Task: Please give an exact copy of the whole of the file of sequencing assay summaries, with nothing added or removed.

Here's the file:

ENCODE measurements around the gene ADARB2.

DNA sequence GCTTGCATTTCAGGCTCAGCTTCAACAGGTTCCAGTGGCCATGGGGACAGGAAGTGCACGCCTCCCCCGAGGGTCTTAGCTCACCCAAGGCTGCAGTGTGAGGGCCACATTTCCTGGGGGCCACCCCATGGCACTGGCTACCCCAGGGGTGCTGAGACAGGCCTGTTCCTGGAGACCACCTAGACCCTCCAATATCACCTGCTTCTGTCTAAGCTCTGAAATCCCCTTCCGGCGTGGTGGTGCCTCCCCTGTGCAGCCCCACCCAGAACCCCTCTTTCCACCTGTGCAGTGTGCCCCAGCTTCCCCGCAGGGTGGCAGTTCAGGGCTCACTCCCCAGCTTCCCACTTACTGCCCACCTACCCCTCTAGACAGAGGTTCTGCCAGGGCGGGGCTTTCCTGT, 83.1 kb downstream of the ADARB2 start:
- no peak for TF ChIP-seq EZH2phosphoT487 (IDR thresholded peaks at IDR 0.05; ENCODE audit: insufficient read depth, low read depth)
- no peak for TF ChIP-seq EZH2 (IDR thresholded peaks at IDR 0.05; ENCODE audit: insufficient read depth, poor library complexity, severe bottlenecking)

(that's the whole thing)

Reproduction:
ENCODE measurements around the gene ADARB2.

DNA sequence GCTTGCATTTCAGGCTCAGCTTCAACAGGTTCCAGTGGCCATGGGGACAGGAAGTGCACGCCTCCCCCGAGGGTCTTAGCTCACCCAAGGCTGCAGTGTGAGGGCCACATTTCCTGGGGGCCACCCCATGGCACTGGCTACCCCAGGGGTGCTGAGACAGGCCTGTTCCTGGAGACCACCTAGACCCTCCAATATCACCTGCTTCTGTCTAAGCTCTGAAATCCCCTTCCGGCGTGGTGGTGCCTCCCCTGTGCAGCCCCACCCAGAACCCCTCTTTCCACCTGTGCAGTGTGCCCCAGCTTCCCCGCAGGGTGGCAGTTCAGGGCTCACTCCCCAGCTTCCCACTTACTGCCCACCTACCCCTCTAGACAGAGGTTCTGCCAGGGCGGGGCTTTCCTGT, 83.1 kb downstream of the ADARB2 start:
- no peak for TF ChIP-seq EZH2phosphoT487 (IDR thresholded peaks at IDR 0.05; ENCODE audit: insufficient read depth, low read depth)
- no peak for TF ChIP-seq EZH2 (IDR thresholded peaks at IDR 0.05; ENCODE audit: insufficient read depth, poor library complexity, severe bottlenecking)